Ten Ways To Fail At Modeling

screen grab from article


The text above is from Ten Sure Fire Ways To Fail As A Model which I found on the Sports + Lifestyle Unlimited FB page. The article is so spot-on true that I just had to share it here.


Models who are late to photo sessions are not simply late – they impact the entire mood and tone of the session. When someone is waiting on someone else who is late, they usually get a little grumpy and start wondering why the person doesn’t respect their time. I have seen it over and over as a professional photographer. I’m a wizard at scheduling my time and keeping everything on schedule and on time. When a model disregards my time by being late, it creates a frustrating mood in the studio that is tough to overcome. Photo sessions are collaborations between model/client and photographer. When one person is late, that collaboration falls apart.


I’ve heard every excuse in the book for being late – the most common is “traffic” or “my GPS gave me the wrong directions”. Neither of these are actual excuses. You might as well be honest and say, “I was irresponsible and did not allow enough time to get to my destination nor did I plan my route in advance.” Personally I don’t use GPS and I also don’t get lost so I know it’s possible. And “traffic” as an excuse? Please. If you live in a city, there is traffic. Every day. It’s completely predictable.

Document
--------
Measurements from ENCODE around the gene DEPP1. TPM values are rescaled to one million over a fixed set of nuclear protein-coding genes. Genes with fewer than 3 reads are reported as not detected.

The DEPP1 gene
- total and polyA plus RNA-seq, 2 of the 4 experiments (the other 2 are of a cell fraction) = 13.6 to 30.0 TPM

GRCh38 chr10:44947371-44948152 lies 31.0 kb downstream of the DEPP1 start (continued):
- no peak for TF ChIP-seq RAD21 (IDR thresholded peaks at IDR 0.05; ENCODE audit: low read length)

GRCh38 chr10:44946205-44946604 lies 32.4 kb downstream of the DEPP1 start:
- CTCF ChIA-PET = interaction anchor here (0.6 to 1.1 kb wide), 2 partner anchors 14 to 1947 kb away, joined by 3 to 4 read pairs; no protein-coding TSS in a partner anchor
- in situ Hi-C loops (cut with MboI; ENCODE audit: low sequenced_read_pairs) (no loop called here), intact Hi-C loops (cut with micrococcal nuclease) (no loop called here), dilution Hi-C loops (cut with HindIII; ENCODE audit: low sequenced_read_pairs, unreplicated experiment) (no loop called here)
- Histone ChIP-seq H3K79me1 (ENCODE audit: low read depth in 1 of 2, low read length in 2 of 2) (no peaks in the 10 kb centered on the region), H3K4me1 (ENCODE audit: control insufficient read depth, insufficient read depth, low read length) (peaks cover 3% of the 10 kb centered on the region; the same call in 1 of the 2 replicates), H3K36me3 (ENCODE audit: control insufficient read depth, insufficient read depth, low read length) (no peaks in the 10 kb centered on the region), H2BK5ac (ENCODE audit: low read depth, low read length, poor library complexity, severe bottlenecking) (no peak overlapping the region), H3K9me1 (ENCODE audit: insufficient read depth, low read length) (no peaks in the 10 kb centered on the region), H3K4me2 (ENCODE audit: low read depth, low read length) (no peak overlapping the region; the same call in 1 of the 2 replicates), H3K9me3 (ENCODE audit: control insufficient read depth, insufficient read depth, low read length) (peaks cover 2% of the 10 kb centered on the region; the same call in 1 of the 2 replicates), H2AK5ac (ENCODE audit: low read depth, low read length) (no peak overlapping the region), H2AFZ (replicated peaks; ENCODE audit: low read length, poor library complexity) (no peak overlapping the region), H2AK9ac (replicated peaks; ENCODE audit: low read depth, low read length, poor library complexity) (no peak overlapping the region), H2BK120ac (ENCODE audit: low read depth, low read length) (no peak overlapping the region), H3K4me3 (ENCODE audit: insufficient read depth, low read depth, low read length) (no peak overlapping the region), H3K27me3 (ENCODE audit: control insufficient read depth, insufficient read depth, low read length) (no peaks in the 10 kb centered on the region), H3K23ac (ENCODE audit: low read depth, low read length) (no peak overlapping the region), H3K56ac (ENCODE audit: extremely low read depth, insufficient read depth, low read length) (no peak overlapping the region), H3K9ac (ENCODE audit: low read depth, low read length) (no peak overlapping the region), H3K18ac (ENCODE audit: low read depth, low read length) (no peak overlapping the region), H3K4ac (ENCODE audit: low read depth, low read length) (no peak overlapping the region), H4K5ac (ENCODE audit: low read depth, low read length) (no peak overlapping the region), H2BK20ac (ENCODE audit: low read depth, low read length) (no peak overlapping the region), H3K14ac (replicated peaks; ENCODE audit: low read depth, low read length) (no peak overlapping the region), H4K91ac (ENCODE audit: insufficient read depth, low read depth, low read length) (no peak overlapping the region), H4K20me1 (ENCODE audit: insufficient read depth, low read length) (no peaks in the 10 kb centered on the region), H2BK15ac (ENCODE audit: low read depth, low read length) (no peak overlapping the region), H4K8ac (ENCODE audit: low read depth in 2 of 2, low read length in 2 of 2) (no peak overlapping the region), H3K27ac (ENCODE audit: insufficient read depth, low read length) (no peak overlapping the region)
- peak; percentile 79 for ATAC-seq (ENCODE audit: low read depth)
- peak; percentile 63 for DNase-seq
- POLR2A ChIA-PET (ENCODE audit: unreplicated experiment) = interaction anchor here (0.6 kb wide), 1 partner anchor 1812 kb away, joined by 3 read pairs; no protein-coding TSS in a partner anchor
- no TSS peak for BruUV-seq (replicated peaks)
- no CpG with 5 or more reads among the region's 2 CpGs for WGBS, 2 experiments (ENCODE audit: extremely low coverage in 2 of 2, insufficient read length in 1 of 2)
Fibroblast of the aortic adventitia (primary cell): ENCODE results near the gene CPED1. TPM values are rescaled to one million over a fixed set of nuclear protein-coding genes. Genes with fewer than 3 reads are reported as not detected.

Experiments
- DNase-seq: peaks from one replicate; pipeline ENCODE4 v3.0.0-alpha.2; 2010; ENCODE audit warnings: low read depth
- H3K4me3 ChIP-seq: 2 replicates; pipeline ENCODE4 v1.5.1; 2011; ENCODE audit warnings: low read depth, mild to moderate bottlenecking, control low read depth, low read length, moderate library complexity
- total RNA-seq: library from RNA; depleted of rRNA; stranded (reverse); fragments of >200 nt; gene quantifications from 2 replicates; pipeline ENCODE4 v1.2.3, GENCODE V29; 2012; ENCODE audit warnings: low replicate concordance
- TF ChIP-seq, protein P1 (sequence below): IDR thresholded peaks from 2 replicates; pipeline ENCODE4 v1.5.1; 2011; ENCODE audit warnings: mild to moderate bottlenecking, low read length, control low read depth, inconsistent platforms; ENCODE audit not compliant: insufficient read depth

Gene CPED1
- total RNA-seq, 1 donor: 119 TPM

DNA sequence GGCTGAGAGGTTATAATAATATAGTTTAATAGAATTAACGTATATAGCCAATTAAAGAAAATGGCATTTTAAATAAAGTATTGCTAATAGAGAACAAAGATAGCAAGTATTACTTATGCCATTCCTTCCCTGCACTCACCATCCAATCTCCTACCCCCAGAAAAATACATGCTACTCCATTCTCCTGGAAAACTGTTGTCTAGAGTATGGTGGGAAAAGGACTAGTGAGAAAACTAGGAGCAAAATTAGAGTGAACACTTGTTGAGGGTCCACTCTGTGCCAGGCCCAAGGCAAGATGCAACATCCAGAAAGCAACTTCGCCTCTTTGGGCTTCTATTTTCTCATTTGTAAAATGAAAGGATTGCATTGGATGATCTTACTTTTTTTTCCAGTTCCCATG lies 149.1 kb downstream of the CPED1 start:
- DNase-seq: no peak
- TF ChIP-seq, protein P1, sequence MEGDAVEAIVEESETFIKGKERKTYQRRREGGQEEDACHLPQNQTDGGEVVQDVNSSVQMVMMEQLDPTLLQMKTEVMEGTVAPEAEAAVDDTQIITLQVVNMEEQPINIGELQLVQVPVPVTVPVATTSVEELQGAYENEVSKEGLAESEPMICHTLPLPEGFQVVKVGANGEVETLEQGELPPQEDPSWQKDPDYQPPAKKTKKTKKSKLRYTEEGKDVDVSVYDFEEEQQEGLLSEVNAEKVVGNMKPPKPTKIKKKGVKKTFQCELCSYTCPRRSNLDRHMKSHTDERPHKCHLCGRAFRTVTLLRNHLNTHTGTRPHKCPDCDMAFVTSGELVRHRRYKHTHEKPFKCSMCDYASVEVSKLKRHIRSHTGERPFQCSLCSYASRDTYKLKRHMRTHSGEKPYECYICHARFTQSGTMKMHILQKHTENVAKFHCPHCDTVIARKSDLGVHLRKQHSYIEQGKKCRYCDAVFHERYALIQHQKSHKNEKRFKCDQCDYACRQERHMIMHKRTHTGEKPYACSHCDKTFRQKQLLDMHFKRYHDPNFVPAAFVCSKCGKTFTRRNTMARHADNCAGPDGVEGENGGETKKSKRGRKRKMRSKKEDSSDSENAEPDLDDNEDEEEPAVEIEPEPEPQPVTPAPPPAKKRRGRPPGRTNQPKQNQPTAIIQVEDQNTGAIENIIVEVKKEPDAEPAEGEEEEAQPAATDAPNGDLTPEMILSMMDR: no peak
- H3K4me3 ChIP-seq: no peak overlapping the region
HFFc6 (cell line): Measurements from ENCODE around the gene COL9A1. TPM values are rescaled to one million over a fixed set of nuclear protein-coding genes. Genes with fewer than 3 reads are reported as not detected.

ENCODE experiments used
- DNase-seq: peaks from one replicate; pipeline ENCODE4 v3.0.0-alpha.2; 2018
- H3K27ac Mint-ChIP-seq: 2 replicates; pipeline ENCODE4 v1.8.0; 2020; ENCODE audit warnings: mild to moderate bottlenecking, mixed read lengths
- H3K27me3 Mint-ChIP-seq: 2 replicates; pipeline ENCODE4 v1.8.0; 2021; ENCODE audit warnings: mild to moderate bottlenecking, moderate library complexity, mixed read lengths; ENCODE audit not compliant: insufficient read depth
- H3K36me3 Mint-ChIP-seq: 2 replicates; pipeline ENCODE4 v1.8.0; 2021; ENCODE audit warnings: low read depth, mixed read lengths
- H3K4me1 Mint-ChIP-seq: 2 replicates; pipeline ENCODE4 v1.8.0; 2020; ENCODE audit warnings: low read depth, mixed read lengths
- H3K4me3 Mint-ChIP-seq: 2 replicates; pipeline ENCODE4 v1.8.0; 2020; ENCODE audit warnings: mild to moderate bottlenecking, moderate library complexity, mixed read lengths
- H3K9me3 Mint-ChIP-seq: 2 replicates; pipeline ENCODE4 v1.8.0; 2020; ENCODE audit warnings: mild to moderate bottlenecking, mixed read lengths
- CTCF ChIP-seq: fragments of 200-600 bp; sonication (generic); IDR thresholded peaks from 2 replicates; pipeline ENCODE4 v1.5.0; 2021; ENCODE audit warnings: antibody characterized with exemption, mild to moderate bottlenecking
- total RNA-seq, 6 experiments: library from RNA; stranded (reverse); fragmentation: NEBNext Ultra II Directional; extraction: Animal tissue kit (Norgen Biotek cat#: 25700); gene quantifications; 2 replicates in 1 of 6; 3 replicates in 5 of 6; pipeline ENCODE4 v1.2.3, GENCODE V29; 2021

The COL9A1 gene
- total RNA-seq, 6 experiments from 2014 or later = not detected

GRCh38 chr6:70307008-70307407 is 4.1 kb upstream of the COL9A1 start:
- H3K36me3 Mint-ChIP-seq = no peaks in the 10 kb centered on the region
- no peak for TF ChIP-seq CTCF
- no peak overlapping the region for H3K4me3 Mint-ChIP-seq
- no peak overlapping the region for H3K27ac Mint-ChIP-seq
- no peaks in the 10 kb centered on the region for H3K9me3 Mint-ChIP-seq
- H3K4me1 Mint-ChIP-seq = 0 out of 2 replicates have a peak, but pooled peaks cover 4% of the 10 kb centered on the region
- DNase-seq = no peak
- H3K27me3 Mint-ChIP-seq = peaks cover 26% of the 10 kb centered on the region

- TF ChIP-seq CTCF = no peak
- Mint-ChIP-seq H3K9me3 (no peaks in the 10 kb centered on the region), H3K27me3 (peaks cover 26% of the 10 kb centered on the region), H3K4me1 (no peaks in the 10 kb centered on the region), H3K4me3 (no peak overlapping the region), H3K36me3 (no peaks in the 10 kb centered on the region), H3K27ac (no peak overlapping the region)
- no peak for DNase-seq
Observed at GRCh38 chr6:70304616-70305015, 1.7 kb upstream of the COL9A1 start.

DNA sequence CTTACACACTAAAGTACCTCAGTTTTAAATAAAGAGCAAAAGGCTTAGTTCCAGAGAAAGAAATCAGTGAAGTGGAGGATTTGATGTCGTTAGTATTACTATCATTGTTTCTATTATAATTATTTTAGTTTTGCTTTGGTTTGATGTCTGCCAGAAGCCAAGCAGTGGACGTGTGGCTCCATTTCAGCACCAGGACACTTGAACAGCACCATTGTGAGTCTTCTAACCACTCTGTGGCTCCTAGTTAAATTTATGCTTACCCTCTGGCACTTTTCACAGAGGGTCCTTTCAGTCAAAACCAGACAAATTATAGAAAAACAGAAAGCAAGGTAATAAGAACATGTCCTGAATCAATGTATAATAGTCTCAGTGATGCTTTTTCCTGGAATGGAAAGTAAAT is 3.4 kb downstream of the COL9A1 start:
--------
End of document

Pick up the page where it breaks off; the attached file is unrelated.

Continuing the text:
So why am I so fired up on this today? Well yesterday I had a model who was late. We had planned out the photo session a month ago. Confirmed time and location a day before the session. I arrived 15 minutes early, got the studio in order, and when five minutes passed after our agreed upon start, I texted him to see if he was close. His response? He was going to be half-hour late!


My response? I canceled the session, left the studio, and refunded his deposit. Anyone who is half hour late with no advance notice (remember, I had to contact the model to find out he was going to be late) is not someone I want to work with. I am very fortunate to be in a position at the moment where I can select who I want to work with. My ideal clients are positive, on time, and professional. They treat photo sessions like job interviews – meaning they show up alone (no BF or GF in tow), they show up on time, and they show up ready to work. This particular model has forever tainted himself in my mind as someone I do not want to work with. It’s sad because I can create exactly they type of photos his agency needs at a very reasonable price – and instead he’s probably going to burn thru half-a-dozen other photographers getting images that aren’t quite what his agency wants. Oh well, not my problem.


Lesson is – be on time!


© 2014 Pete Springer
Headshots, Portland, Oregon

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